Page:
GnRH Analogues

GnRH analogues are used in the main Assisted Reproductive Technologies (ART), such as AI, IVF, and ICSI. These drugs are used to prevent early follicular luteinisation and to regulate the date of ovulation so that it does not occur prematurely.


The main effects of GnRH analogues are:

  • Quick release of gonadotropins: the binding between the GnRH analogue and its receptor provokes an immediate release of the FSH (follicle-stimulant hormone) and LH (luteal hormone) hormones.
  • Temporary blockage of gonadotrophins release: this occurs in the hypophysis because the stock of FSH and LH is empty, preventing the hypophysis to communicate with the ovary, a process that would have an effect on ovulation. It takes place 5 to 10 days after its first administration.

These two effects are enough the synchronise the follicles recruited by the ovary, favoring an homogeneous follicular growth and lowering the variability of the ovarian response.


The prescription of GnRH analogues is especially indicated in the following situations:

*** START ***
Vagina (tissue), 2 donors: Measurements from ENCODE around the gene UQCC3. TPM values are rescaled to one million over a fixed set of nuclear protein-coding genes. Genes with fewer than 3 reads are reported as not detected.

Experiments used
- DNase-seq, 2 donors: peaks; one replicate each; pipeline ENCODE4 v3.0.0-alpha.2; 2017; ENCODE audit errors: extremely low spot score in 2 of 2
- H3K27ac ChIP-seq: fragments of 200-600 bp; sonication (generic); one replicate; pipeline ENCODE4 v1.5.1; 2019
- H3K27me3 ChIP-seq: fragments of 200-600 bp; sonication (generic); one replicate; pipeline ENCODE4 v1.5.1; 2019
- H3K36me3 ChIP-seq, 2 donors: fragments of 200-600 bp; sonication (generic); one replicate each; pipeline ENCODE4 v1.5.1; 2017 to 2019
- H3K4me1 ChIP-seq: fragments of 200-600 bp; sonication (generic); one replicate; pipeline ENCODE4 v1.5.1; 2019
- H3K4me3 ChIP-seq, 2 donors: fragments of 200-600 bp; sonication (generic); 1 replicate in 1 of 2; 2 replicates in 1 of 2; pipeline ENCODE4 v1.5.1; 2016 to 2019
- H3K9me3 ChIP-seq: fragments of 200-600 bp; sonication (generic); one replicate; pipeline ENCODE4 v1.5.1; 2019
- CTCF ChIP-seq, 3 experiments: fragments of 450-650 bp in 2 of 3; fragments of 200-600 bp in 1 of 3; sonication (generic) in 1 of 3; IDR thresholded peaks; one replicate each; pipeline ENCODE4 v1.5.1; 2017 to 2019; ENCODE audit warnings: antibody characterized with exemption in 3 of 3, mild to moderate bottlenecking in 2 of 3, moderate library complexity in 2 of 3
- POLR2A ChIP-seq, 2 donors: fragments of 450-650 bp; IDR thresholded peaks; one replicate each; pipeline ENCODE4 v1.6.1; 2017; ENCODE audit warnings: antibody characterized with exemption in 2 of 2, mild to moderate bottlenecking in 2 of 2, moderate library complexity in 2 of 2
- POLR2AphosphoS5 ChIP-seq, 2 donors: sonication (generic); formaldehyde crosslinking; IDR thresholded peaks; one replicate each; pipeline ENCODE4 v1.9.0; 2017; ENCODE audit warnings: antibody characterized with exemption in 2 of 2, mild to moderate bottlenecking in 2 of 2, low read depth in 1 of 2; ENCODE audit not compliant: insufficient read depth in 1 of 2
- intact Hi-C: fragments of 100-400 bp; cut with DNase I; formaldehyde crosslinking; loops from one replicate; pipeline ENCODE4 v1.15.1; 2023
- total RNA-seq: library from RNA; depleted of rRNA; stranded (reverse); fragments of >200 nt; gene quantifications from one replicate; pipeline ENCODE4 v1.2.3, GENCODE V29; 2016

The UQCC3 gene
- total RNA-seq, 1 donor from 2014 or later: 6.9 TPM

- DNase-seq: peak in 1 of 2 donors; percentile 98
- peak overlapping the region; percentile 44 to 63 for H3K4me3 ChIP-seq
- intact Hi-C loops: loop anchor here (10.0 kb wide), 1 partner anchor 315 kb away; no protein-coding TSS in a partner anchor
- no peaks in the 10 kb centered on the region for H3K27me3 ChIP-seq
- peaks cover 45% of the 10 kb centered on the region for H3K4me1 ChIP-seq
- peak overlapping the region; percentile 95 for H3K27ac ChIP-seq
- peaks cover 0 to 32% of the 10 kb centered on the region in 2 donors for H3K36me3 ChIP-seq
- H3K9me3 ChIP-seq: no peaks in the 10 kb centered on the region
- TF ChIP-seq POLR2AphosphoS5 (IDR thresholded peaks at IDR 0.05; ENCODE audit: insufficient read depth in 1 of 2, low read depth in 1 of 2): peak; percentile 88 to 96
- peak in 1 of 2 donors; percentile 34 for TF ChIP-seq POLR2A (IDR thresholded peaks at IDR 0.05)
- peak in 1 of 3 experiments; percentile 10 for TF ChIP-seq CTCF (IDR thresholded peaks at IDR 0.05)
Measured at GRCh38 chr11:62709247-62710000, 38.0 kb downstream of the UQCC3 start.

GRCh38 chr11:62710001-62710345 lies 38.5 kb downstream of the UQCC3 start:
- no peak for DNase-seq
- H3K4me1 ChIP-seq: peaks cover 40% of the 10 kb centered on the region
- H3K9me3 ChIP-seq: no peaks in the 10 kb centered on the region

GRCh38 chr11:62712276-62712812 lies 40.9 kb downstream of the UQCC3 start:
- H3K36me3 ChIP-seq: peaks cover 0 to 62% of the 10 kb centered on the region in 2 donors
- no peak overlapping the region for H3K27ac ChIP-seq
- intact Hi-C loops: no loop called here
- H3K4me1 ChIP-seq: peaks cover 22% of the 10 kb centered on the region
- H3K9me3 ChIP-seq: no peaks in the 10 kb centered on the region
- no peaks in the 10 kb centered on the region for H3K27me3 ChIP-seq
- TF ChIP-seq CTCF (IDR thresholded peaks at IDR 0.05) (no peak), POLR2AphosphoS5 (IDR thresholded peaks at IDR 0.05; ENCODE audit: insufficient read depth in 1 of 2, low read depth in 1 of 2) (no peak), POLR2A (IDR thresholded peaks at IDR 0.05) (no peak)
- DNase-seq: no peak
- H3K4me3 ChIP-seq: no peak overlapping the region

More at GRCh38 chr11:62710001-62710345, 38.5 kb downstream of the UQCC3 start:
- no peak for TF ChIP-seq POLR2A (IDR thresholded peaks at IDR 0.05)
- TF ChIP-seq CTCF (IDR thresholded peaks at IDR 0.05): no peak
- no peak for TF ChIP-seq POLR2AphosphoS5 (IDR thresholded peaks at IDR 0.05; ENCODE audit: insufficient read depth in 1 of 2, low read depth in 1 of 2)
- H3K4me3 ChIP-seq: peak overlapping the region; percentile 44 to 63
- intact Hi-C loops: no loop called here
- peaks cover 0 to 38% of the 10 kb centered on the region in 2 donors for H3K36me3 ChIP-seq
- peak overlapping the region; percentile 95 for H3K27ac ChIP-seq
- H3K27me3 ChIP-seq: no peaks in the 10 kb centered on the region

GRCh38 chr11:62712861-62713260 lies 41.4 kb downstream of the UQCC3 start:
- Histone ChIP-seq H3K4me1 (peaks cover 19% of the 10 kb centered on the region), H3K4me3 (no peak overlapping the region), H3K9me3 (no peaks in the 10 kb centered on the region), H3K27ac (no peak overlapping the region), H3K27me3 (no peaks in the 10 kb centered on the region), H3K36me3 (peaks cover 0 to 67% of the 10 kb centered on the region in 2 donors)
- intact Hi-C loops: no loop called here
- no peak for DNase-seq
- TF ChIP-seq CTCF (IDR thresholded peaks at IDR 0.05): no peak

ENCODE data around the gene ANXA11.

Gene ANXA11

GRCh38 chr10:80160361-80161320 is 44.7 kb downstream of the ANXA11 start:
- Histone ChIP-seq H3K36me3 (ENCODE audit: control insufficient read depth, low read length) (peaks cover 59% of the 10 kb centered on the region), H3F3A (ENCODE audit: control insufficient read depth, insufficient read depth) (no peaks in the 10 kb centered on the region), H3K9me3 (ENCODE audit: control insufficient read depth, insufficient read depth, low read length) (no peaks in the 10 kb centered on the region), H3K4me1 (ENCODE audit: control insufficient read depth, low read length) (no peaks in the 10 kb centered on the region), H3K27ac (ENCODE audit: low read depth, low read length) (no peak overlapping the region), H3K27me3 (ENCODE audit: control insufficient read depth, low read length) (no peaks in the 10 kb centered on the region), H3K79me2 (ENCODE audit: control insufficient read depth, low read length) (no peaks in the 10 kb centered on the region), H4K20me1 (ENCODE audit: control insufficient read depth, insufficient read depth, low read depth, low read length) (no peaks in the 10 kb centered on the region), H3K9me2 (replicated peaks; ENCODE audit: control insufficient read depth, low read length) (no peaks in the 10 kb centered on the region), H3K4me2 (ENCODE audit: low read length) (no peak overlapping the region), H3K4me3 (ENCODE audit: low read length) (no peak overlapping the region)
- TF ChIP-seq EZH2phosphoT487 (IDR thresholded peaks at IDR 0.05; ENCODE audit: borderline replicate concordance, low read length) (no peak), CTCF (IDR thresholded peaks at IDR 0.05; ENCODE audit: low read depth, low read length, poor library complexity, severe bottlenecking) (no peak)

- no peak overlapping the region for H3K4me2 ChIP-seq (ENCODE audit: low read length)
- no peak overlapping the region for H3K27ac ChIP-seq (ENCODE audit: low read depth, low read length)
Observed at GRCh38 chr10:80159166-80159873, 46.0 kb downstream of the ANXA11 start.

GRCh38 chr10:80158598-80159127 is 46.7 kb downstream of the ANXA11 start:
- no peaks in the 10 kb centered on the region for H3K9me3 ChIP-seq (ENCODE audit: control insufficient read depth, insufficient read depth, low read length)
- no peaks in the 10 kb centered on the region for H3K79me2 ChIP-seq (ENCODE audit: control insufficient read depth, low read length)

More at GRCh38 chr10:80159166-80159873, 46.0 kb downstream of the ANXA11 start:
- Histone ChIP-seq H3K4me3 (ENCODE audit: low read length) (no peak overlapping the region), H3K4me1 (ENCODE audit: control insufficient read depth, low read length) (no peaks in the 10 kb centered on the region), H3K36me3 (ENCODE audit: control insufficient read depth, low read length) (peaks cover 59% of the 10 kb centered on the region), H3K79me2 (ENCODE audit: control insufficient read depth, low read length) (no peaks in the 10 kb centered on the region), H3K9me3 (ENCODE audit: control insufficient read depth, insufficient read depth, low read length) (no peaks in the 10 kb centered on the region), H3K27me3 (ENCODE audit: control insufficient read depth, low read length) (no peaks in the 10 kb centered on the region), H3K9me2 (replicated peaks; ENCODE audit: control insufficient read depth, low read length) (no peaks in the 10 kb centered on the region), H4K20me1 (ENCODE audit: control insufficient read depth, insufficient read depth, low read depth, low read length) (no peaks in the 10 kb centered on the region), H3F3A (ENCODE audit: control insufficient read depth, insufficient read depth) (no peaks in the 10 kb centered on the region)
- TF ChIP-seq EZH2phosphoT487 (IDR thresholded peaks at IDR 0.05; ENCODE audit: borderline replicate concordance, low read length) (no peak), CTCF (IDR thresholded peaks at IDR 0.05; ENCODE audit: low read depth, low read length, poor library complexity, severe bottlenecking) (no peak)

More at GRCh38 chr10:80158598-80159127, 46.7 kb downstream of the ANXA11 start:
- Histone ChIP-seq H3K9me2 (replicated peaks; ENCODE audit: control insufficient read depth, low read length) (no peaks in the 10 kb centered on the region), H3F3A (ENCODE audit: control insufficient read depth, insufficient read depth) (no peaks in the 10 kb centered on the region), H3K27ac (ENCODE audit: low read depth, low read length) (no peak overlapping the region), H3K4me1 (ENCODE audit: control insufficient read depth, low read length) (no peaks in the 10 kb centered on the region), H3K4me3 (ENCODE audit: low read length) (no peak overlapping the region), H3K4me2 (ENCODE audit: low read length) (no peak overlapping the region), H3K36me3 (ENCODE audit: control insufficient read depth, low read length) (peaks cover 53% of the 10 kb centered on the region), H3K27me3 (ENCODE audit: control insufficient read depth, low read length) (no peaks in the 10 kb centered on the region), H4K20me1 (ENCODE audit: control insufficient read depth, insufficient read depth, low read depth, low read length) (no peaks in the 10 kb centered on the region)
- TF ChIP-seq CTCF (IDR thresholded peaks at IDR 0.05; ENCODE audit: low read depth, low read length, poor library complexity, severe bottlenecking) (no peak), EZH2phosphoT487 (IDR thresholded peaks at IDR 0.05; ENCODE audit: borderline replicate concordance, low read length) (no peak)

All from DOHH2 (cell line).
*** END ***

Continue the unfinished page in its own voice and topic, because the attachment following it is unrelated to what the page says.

• In women who have had low quality oocytes during past cycles. Early LH peaks are prevented. Early LH peaks provoke early follicle luteinisation, and that leads to poor oocyte quality.
  • Women with polycystic ovary syndrome (PCOS) and elevated basal blood LH levels.
  • Women with polycystic ovary syndrome (PCOS) and a high blood androgens levels.


The main advantages of the administration of GnRH for ovulation stimulation are:

  • Lower cancellation rates.
  • LH levels, resposible for ovulation, will decrease.
  • Follicle growth is quite homogeneous, lowering the variability of the response.
  • High amount of oocytes obtained from the ovarian puncture, the number of grown eggs to be fertilisated increases as well as the number of embryos that can be obtained in every menstrual cycle.
  • A sharp increase occurs in pregnancy rates probably due to the local effect that GnRH analogues produce on the ovaries and the endometrium.


Disadvtanges of using GnRH for ovarian stimulation in the assisted reproduction cycles are:

  • The risk of having ovarian hyperstimulation syndrome increases due to the flare-up effect.
  • Insufficiency in the luteal body is more likely to happen; therefore, in order to have the endometrium ready to receive the embryos, it is necessary to administer another hormone called progesterone so that the endometrium thickens.
  • It may lead to the formation of ovarian cysts.
  • Greater chances of having a multiple pregnancy with all the risks associated with this kind of pregnancy.

GnRH drugs commonly prescribed in assisted reproduction treatments are: Decapeptyl, Synarel, and Procrin.

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